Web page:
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LEXINGTON, Ky. — Kentucky coach Kyra Elzy says freshman Tionna Herron is recovering from open-heart surgery to correct a structural abnormality.

The 6-foot-4 post player learned of her condition after arriving at school in June and received other opinions before surgery was recommended. Senior trainer Courtney Jones said in a release that Herron underwent surgery Aug. 24 at Texas Children’s Hospital in Houston and is recovering at home in DeSoto, Texas.

Elzy said Herron “is the definition of a warrior” and all are grateful to be on the other side of the player’s surgery. Herron is expected back on campus early next month and will continue rehabilitation until she’s cleared to return to normal activity.

“Her will and determination to eventually return to the court is inspiring, and it’s that `game-on’ attitude that is what makes her such a perfect fit in our program,” Elzy said in a release. “We are so thrilled for Tionna’s return to our locker room; it’s not the same without our full team together.”

Herron committed to Kentucky during last fall’s early signing period, rated as a four-star prospect and a top-70 player in last year’s class. Kentucky won last year’s Southeastern Conference Tournament and reached the NCAA Tournament’s first round.

Emoni Bates charged with 2 felonies

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SUPERIOR TOWNSHIP, Mich — Emoni Bates, a former basketball prodigy who transferred to Eastern Michigan from Memphis, was charged with two felonies after police found a gun in a car during a traffic stop.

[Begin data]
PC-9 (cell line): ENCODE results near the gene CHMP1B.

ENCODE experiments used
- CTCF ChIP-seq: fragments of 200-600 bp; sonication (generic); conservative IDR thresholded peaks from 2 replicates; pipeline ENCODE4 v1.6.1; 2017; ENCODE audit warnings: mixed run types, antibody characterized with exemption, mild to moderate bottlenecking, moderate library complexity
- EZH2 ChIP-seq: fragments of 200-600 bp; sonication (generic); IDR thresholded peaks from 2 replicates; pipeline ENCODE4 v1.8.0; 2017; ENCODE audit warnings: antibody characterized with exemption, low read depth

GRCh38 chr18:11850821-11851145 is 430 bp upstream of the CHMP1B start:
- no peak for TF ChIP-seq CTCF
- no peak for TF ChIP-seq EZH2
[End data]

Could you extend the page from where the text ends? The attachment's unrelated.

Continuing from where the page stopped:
The 18-year-old Bates failed to stop at an intersection Sunday night and a search turned up the weapon, said Derrick Jackson, a spokesman for the Washtenaw County sheriff’s office.

Defense attorney Steve Haney told The Associated Press that the vehicle and the gun didn’t belong to Bates.

“I hope people can reserve judgment and understand there’s a presumption of innocence,” Haney said. “This was not his vehicle. This was not his gun. … We’re still gathering facts, too.”

Bates was charged with carrying a concealed weapon and altering identification marks on a firearm. He was released after his lawyer entered a not guilty plea. Bates’ next court hearing is Oct. 6.

“This is his first brush with the law,” Haney said in court. “He poses no threat or risk to society.”

Less than a month ago, the 6-foot-9 Bates transferred to Eastern Michigan to play for his hometown Eagles. Bates averaged nearly 10 points a game last season as a freshman at Memphis, where he enrolled after reclassifying to skip a year of high school and join the class of 2021.